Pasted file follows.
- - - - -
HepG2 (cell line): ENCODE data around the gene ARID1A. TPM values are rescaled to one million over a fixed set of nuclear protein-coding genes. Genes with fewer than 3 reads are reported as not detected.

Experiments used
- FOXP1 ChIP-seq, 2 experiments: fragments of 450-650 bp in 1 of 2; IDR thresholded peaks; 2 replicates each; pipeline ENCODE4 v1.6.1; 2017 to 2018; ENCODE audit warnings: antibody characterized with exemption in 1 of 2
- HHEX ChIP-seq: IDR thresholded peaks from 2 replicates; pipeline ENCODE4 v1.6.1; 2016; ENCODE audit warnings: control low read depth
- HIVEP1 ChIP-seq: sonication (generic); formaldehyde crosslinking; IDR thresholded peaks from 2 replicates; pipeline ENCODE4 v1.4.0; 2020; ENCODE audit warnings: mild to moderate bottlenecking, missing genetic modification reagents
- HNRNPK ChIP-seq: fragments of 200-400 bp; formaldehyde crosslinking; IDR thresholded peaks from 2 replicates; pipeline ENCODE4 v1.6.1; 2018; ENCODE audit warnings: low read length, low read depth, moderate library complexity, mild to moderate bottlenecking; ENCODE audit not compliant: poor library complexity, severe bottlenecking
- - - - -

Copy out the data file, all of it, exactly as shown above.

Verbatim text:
HepG2 (cell line): ENCODE data around the gene ARID1A. TPM values are rescaled to one million over a fixed set of nuclear protein-coding genes. Genes with fewer than 3 reads are reported as not detected.

Experiments used
- FOXP1 ChIP-seq, 2 experiments: fragments of 450-650 bp in 1 of 2; IDR thresholded peaks; 2 replicates each; pipeline ENCODE4 v1.6.1; 2017 to 2018; ENCODE audit warnings: antibody characterized with exemption in 1 of 2
- HHEX ChIP-seq: IDR thresholded peaks from 2 replicates; pipeline ENCODE4 v1.6.1; 2016; ENCODE audit warnings: control low read depth
- HIVEP1 ChIP-seq: sonication (generic); formaldehyde crosslinking; IDR thresholded peaks from 2 replicates; pipeline ENCODE4 v1.4.0; 2020; ENCODE audit warnings: mild to moderate bottlenecking, missing genetic modification reagents
- HNRNPK ChIP-seq: fragments of 200-400 bp; formaldehyde crosslinking; IDR thresholded peaks from 2 replicates; pipeline ENCODE4 v1.6.1; 2018; ENCODE audit warnings: low read length, low read depth, moderate library complexity, mild to moderate bottlenecking; ENCODE audit not compliant: poor library complexity, severe bottlenecking